It’s easy to think of ugly cars that never troubled the sales charts, but can you think of a really good-looking car from a mainstream manufacturer that flopped? It tends not to happen which is why one can be fairly confident that Hyundai has a winner on its hands in the shape of its i40 medium-range family saloon.
Most buyers will be looking at one of the 1.7-litre CRDi models offering either 115 or 136PS. In some respects, the smaller of the two units feels slightly quicker, its maximum pulling power arriving earlier in the rev range. That’s because the pokier diesel has longer gearing, a benefit you appreciate at motorway speeds where it’s a little quieter. Sixty from rest occupies 12.9s in the 115PS model on the way to 118mph, figures that improve to 10.6s and 124mph thanks to the 325Nm of torque you get in the 136PS variant.
In comparison, the entry-level 135PS 1.6-litre GDI petrol model slots in between these two, recording the sixty sprint in 11.6s on the way to 121mph. It’s hard to see the point of going beyond this version to the 2.0 GDI petrol flagship model. Its 177PS output promises much but ultimately, it feels little faster than its stablemates, for the record on paper delivering sixty in 9.7s en route to 132mph. Transmission choice includes a 6-speed automatic with steering wheel-mounted paddles but it’s not an especially responsive unit and this standard 6-speed manual will for most be the more satisfying choice.
Efforts have been expended upon the stylised interior with its neat graphics, faux aluminium detailing, classy high-definition display screen and nice design touches. There’s plenty of soft-touch plastic too, though that doesn’t extend to things like the door-pulls and the door skins.
Whereas Ford and Vauxhall make a song and dance about eco-technology with special ECOnetic and ECOflex derivatives, Hyundai just gets on and includes what they call ‘Blue Drive’ in its most affordable i40 derivatives. Essentially, that means you get a Stop/Start system to cut the engine when you don’t need it in traffic queues or at the lights, low rolling resistance tyres, an automatically actuated radiator blank that makes for faster engine warm-up and an Eco indicator to let you know how you’re performing. It’s all enough to keep both on the 1.7-litre CRDi diesel derivatives under the 120g/km of CO2 barrier, enough to earn a lowly 13 per cent company car tax rating. The 115PS version records a particularly creditable 113g/km of CO2 with 65.7mpg on the combined cycle, figures a little supermini would have struggled to match until a few years ago. The 136PS variant isn’t far behind with 119g/km and 62.8mpg. Bear in mind though, that the plushest models rather curiously lose the Blue Drive tweaks and as a consequence, jump about 35g/km of CO2. As a result, from a tax point of view, even if you can afford a really swish version, it might be better to buy a lower-level i40 and spec it up.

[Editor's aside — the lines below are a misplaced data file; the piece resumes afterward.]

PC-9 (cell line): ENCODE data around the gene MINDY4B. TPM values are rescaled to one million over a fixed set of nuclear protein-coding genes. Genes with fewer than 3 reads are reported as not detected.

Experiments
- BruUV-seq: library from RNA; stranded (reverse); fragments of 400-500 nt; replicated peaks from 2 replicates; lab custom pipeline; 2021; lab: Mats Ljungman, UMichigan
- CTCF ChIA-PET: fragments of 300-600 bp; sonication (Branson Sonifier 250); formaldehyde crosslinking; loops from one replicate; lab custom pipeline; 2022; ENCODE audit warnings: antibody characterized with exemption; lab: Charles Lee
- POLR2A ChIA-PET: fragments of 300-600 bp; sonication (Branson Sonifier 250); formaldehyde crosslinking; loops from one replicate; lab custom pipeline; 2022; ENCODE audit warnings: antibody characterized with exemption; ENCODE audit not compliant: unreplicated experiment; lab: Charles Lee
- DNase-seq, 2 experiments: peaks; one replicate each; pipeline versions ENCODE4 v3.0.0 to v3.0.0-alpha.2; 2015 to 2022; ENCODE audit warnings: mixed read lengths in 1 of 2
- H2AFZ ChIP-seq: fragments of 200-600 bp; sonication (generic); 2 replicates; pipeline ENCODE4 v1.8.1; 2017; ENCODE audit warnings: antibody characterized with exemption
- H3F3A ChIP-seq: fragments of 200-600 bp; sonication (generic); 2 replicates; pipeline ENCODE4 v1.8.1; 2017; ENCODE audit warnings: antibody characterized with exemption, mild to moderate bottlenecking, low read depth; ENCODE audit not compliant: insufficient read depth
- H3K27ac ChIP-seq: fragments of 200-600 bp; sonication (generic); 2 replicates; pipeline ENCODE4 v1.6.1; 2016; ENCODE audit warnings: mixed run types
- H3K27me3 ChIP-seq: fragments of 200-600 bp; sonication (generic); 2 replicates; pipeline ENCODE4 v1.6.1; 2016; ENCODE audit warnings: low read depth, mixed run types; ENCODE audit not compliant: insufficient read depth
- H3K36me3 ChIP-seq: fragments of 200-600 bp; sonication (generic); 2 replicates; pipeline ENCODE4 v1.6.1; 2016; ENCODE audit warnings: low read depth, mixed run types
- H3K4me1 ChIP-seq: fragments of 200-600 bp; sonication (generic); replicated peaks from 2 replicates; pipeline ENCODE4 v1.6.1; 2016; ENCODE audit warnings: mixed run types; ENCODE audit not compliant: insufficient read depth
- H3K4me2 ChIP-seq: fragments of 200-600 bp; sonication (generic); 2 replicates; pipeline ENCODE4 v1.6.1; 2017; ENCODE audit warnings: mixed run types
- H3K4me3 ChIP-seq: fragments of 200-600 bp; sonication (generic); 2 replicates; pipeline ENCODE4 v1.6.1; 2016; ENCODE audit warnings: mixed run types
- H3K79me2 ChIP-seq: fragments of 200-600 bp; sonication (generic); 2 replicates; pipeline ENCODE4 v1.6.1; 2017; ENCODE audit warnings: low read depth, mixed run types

Those customers opting for a 1.6-litre GDi petrol i40 also get Blue Drive, this a derivative which betters its 2.0-litre petrol stablemate on CO2 by nearly 30g/km, recording a 140g/km showing with 47.1mpg on the combined cycle. That’s not a bad showing for a petrol model, but given that the 1.7-litre CRDi i40 is only €1,000 more, you’d recoup the premium between the two cars at the pumps within 23,000 miles, notwithstanding any taxation and residual value benefits the diesel model chalks up. As with all Hyundai models, peace of mind comes as part of the deal thanks to arguably the best customer assurance plan in the industry. The Five Year Triple Care plan includes five years of mechanical warranty, annual vehicle health checks and roadside assistance. Insurance groupings range between 12 to 18 on the 1-50 groupings scale.
Though the saloon version of this i40 will account for fewer sales than its Tourer estate counterpart, it’s still a very tempting proposition, vastly better than anything the South Korean maker has previous brought us in this segment.
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